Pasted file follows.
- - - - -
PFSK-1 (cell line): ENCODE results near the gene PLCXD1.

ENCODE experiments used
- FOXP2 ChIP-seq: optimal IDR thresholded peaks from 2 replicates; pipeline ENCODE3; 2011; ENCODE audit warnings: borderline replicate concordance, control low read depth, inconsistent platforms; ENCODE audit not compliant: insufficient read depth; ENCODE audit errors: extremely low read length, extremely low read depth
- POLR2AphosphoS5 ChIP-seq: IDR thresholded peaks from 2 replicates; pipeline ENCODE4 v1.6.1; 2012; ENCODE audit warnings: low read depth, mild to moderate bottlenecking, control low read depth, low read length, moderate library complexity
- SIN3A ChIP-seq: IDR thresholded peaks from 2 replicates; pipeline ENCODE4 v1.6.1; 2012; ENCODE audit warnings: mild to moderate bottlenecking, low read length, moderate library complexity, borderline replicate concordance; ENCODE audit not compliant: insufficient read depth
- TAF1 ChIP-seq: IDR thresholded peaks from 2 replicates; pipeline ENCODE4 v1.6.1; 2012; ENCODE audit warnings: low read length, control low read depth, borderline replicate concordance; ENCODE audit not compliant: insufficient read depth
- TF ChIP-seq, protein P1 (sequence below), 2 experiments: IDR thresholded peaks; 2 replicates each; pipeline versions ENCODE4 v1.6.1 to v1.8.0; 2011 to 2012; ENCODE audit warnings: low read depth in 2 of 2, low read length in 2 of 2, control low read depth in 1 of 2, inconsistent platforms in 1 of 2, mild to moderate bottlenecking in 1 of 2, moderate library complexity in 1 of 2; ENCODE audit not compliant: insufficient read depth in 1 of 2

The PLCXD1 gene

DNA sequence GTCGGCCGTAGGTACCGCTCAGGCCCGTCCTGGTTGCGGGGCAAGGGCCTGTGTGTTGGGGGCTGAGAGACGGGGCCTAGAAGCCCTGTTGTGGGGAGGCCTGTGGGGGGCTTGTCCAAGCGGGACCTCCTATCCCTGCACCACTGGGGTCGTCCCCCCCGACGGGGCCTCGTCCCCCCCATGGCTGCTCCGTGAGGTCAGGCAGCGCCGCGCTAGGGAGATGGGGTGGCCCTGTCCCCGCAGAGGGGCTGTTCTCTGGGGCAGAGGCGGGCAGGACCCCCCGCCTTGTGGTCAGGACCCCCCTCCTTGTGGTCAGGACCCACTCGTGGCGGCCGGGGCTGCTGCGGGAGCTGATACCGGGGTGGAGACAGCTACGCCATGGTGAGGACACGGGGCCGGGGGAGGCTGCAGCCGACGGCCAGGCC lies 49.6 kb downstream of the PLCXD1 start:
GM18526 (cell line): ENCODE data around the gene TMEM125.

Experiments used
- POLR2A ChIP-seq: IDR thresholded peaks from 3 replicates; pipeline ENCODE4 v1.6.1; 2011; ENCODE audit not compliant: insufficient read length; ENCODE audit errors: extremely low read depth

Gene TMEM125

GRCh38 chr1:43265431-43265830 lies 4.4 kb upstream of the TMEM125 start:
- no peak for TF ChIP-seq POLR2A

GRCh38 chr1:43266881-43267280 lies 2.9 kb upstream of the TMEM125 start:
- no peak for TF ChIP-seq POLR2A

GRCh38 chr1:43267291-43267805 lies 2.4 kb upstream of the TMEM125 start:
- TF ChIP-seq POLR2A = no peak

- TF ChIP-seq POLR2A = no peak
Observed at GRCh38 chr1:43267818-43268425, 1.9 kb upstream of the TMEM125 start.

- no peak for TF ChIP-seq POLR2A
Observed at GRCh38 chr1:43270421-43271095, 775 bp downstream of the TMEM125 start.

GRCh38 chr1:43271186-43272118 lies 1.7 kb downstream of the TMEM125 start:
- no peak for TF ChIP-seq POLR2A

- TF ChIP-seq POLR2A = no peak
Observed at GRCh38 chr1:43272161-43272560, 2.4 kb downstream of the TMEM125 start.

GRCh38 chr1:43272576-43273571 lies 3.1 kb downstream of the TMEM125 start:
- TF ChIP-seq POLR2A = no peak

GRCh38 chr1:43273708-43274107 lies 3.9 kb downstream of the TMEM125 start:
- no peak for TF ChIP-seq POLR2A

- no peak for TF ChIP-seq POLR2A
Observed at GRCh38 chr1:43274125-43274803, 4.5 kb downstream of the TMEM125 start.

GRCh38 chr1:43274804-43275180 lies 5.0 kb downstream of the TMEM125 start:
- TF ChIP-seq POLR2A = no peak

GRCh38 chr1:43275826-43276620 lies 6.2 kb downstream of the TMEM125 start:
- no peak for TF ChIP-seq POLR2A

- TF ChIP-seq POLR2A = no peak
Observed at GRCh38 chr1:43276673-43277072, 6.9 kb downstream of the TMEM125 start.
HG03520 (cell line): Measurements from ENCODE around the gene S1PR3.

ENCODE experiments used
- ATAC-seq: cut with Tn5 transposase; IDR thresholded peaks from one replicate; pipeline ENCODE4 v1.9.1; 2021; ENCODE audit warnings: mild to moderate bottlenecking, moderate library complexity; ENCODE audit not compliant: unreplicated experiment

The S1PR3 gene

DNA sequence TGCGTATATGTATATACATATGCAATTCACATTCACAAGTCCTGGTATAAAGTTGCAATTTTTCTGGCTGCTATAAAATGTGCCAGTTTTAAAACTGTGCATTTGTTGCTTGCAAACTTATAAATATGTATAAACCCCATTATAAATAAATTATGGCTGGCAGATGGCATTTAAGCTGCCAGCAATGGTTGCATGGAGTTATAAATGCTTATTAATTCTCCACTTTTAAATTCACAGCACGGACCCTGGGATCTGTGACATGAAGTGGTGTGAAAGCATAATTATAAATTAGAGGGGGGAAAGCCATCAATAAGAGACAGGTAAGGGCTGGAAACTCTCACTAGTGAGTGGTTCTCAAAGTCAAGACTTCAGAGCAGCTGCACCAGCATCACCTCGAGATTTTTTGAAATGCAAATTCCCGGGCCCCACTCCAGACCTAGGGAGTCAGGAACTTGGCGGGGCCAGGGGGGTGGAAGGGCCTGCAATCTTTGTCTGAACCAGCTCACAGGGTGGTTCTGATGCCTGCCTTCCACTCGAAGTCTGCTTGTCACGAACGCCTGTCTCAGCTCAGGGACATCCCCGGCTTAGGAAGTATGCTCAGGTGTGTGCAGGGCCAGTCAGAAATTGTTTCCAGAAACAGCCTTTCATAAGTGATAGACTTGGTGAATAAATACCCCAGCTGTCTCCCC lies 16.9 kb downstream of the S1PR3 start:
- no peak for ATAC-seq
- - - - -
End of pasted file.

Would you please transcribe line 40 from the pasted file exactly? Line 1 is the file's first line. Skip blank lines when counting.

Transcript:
HG03520 (cell line): Measurements from ENCODE around the gene S1PR3.